Tier 1

banking

Tier 1 or core capital It is a ratio that is used to measure the strength of a bank. It is made up of the basic capital, consisting mainly of ordinary shares. It may also include perpetual preferred shares and other investments of the bank.

The Tier 1 ratio is therefore the ratio of a bank's share capital to all of its risk-weighted assets. This quotient will provide us with a good approximation of the strength of the banks.

Therefore, the formula for its calculation is the following:

Tier 1 = Risk-weighted Equity / Assets

How an entity can improve Tier 1 capital

The Tier 1 of a bank can be increased in two possible ways:

  1. Through a capital increase: It is the best option to strengthen a bank against possible risks. True equity is expanded through shareholders. It has the disadvantage that it reduces the profit and the dividend per share.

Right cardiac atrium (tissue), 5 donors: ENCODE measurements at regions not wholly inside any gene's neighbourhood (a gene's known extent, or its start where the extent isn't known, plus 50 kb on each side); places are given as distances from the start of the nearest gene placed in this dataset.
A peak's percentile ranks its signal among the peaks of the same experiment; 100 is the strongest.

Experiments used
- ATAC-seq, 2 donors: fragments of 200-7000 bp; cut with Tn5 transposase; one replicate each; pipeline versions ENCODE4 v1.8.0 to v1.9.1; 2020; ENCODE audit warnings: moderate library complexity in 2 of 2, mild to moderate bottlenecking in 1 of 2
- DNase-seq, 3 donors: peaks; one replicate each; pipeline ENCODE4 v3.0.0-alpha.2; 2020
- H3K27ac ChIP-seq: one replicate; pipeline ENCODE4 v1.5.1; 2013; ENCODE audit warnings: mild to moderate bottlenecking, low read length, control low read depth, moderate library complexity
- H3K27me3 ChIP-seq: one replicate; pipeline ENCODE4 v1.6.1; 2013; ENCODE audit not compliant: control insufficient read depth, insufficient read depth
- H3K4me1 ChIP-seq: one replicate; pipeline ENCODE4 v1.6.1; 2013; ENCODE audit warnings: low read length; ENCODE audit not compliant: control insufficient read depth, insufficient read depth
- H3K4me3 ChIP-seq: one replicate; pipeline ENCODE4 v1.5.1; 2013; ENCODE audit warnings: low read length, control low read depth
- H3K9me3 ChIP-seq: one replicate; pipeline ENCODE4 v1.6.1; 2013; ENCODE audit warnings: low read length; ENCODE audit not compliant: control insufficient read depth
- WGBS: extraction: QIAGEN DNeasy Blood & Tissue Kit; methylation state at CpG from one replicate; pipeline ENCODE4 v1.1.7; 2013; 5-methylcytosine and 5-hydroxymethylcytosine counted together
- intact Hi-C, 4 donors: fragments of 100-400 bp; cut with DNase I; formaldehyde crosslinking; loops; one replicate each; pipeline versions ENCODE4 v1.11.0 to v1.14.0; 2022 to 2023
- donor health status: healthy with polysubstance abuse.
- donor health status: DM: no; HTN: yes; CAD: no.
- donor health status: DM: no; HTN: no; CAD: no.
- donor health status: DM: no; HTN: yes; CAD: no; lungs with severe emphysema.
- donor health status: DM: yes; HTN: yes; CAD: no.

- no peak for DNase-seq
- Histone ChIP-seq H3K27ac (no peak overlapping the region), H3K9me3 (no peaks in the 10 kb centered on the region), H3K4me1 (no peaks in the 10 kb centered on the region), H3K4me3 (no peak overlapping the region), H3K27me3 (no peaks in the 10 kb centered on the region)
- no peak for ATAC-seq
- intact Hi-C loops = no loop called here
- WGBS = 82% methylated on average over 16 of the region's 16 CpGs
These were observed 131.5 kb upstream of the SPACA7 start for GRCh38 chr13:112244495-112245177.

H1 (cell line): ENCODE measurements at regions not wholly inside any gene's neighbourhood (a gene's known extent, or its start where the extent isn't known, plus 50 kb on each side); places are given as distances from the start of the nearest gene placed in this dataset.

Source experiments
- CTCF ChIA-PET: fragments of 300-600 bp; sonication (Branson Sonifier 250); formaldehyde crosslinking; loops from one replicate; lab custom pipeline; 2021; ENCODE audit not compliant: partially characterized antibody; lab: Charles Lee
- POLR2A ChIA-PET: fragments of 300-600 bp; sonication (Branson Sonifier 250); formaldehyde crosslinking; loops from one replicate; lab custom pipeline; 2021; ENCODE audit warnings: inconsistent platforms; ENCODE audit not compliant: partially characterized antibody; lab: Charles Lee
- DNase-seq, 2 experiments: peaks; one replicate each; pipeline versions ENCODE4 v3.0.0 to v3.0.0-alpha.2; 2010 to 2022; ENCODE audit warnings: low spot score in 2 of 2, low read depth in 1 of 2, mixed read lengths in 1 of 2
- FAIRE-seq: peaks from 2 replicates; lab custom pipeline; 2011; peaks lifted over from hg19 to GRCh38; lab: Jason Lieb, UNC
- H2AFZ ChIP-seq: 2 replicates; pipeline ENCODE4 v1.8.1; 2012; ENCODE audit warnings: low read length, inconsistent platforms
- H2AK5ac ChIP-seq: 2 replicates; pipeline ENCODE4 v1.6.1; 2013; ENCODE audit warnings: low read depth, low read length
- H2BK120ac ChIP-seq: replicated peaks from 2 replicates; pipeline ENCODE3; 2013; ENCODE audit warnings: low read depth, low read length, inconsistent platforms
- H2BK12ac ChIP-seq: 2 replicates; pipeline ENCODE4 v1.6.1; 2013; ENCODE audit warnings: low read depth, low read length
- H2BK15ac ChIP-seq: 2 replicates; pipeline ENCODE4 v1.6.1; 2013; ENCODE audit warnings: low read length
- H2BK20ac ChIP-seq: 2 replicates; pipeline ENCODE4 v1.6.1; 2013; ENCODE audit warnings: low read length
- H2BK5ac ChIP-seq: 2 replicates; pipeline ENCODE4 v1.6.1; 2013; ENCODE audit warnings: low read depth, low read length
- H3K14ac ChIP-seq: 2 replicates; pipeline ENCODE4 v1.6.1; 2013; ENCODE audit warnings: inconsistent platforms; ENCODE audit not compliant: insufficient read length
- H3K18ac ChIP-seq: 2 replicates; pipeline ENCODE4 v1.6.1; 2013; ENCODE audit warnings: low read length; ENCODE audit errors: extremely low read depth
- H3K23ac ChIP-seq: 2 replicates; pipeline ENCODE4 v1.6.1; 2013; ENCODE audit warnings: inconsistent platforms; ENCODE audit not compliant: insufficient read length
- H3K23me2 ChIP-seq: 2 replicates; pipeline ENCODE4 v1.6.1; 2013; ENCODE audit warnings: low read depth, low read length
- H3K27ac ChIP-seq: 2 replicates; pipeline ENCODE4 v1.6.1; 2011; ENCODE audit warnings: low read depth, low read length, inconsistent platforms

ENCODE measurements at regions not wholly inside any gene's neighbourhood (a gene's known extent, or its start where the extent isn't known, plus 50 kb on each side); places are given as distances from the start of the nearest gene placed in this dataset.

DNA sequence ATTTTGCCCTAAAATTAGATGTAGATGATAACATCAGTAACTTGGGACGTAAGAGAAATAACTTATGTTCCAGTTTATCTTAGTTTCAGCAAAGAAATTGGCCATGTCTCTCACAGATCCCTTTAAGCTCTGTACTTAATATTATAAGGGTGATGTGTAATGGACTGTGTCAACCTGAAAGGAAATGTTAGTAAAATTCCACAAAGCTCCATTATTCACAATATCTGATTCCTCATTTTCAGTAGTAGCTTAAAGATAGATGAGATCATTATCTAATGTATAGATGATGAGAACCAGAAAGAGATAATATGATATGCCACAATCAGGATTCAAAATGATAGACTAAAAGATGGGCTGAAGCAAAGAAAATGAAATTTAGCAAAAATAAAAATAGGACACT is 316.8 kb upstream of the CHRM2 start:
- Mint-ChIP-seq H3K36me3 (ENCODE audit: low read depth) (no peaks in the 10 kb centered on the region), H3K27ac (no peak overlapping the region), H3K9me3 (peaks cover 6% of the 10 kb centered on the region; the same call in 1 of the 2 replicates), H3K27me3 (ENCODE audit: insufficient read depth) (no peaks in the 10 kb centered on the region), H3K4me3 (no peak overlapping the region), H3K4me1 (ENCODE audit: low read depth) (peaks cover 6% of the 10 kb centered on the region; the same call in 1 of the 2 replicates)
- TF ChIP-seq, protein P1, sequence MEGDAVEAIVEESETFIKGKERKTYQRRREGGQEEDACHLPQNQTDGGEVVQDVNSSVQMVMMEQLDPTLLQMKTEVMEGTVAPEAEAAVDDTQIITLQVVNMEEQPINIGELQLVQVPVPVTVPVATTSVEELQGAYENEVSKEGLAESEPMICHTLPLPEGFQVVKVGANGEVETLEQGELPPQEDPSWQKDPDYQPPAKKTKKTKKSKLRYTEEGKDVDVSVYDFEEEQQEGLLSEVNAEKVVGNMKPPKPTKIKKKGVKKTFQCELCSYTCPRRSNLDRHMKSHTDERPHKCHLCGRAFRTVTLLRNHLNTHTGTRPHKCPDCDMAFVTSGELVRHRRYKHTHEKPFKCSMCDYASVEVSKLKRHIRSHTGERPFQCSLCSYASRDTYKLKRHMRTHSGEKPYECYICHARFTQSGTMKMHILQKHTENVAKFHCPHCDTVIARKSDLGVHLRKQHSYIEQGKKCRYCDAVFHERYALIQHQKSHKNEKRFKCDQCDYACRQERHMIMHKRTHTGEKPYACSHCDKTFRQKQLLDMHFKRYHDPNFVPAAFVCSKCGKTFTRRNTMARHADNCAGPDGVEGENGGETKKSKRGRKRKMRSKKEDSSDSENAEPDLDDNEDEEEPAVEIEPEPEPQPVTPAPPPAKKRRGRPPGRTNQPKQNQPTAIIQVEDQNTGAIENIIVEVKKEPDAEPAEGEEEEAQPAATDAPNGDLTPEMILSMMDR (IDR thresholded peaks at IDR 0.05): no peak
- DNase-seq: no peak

2. Through the issuance of preferred shares: A kind of shares are issued without voting rights. It is a very limited instrument that generates mistrust among consumers.

Basel III and Tier 1

The Basel III agreement obliges banks to increase their capital reserves to be protected against possible falls. This document also called for a greater capacity to absorb losses through equity instruments.

Thus, Basel III implies that the minimum Core Capital must increase to 7%. Minimum levels are also required in capital categories such as Additional Tier 1 at 1.5%, while Tier 2 should not be less than 2%.

On the other hand, 2.5% anti-cyclical capital buffers will be required that can be used in periods of economic recession. This measure should be carried out gradually between 2016 and 2018.

Tags:  history banks Business 

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